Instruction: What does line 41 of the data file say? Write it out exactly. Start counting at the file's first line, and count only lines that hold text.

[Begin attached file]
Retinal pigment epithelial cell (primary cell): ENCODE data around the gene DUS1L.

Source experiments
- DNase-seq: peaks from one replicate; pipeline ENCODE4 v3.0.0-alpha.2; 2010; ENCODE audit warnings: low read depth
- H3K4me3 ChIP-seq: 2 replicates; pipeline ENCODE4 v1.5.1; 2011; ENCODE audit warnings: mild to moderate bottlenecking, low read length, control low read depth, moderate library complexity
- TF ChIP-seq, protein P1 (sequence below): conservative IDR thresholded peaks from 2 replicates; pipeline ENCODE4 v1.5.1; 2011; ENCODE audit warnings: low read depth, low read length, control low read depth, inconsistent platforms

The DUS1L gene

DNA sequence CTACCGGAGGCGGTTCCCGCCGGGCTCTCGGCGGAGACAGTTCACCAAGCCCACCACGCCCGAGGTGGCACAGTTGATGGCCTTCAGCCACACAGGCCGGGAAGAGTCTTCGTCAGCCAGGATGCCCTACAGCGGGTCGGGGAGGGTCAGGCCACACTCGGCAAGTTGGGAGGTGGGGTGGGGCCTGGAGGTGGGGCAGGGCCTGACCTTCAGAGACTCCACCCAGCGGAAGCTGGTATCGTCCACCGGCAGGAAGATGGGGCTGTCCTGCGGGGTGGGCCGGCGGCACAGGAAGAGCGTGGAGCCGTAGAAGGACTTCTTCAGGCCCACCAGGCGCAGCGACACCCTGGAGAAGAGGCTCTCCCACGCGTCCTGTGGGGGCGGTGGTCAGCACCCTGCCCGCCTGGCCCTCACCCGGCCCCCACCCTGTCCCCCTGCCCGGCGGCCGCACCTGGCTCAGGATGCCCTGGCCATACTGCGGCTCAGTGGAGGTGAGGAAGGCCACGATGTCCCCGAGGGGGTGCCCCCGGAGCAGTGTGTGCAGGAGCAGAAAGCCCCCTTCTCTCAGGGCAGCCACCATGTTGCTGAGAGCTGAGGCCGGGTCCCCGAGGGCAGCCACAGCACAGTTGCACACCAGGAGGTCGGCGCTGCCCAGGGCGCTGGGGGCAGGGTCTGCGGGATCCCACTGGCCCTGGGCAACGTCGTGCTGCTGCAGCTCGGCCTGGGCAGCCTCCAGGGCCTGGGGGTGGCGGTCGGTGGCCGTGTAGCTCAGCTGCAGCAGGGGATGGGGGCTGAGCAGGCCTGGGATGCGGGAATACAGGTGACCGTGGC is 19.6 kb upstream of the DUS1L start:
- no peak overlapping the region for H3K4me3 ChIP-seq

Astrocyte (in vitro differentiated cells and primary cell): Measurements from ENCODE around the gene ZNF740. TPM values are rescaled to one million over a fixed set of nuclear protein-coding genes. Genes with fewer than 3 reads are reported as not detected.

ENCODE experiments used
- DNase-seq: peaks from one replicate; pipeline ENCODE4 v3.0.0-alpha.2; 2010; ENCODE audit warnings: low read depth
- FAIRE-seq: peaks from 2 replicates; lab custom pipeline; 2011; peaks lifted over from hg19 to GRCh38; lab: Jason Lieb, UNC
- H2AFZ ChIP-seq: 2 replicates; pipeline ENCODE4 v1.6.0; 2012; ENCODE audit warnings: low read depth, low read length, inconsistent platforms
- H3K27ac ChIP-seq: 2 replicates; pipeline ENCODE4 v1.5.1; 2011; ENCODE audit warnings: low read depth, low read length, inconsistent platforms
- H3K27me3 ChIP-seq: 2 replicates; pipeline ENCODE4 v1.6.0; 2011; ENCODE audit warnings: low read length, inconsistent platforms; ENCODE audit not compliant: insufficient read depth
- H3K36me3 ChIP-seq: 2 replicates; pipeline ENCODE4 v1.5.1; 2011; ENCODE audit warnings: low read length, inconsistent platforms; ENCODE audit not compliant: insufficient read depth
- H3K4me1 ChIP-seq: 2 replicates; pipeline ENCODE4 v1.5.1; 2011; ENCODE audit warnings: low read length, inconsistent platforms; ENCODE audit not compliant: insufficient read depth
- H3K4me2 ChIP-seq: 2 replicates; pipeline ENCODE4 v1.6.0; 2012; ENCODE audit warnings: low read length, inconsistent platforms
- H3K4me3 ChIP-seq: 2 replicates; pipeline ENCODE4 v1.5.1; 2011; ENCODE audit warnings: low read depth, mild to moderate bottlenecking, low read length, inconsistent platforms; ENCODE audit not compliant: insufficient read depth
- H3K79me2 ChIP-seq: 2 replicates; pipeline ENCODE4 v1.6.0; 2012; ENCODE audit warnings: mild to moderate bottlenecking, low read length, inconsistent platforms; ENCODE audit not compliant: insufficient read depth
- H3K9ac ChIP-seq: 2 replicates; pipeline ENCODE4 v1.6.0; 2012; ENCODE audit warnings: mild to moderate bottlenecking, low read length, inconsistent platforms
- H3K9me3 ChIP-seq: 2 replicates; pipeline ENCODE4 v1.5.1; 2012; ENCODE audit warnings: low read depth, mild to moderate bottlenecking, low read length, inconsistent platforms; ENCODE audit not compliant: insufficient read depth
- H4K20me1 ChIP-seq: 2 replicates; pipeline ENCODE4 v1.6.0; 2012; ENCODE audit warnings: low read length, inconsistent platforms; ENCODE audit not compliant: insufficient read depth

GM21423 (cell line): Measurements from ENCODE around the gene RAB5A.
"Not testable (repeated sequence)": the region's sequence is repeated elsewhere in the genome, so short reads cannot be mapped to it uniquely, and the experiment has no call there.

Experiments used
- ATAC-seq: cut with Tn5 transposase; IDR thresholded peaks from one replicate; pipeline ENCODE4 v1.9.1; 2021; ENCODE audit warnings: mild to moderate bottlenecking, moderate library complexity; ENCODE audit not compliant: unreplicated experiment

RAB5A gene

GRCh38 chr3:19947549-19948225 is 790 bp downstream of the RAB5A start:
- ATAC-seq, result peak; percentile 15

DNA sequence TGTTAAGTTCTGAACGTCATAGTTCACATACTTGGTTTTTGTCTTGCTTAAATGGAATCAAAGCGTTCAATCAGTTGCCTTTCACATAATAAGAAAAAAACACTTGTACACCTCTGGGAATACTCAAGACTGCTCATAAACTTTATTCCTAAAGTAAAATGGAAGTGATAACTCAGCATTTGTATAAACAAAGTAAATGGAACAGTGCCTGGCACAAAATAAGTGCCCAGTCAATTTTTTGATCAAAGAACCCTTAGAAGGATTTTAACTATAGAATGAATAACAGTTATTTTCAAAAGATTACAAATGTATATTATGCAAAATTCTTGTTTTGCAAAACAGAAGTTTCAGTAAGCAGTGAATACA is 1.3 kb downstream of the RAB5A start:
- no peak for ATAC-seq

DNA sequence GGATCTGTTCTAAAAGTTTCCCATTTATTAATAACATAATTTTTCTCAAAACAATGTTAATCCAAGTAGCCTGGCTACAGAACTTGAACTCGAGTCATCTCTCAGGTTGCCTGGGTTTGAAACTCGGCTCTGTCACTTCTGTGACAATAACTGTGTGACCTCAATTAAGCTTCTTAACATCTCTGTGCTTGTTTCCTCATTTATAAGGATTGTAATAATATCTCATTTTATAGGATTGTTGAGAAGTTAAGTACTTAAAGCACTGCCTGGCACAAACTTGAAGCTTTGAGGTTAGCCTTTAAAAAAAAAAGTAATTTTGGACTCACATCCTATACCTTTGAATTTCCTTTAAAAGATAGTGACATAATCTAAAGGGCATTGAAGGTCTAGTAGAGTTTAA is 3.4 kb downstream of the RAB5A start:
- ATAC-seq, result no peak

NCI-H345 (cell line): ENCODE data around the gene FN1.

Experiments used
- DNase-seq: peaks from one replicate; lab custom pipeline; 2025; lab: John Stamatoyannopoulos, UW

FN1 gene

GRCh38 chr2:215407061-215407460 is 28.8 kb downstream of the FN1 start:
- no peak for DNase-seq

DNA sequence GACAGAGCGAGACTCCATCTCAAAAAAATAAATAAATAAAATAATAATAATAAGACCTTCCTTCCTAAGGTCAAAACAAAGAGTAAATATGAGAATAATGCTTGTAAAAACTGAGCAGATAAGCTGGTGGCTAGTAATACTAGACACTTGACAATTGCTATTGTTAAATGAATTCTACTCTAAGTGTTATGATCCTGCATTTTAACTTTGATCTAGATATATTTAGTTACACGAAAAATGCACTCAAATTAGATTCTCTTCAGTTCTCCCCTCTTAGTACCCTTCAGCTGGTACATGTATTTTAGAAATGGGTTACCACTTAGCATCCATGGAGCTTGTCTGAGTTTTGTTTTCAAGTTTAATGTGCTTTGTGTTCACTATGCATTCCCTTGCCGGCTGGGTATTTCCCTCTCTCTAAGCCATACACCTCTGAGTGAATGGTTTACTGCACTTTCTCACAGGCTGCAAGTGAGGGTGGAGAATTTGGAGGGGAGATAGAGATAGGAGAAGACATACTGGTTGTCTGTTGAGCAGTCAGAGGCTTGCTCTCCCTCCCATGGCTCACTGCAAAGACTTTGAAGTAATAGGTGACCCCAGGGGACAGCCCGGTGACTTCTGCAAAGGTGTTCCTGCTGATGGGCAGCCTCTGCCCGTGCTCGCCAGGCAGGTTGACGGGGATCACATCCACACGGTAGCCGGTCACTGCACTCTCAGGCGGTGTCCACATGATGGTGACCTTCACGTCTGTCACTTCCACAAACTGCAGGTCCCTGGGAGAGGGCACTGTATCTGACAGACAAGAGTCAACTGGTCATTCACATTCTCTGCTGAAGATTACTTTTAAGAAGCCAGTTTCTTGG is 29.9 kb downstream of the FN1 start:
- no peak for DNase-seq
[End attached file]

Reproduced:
DNA sequence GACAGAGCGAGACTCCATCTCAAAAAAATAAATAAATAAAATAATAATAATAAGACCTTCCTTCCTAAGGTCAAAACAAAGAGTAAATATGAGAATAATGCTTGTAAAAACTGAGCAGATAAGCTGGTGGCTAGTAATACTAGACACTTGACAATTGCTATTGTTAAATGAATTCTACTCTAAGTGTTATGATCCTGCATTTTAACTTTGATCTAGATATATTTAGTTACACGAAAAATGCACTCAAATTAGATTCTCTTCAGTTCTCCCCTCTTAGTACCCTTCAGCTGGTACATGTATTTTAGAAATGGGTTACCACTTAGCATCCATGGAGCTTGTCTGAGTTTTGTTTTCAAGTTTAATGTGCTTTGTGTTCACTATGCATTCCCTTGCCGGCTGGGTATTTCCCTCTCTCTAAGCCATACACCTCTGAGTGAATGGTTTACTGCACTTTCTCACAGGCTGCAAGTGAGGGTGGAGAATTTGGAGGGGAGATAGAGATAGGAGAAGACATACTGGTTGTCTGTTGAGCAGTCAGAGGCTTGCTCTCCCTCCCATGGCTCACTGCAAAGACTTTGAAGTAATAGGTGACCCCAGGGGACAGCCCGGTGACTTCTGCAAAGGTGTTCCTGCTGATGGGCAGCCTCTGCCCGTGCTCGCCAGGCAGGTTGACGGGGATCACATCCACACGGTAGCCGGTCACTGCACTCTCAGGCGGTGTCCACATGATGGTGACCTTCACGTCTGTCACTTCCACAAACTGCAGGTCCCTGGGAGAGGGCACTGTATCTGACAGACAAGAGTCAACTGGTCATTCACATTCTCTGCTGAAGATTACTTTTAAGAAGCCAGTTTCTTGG is 29.9 kb downstream of the FN1 start: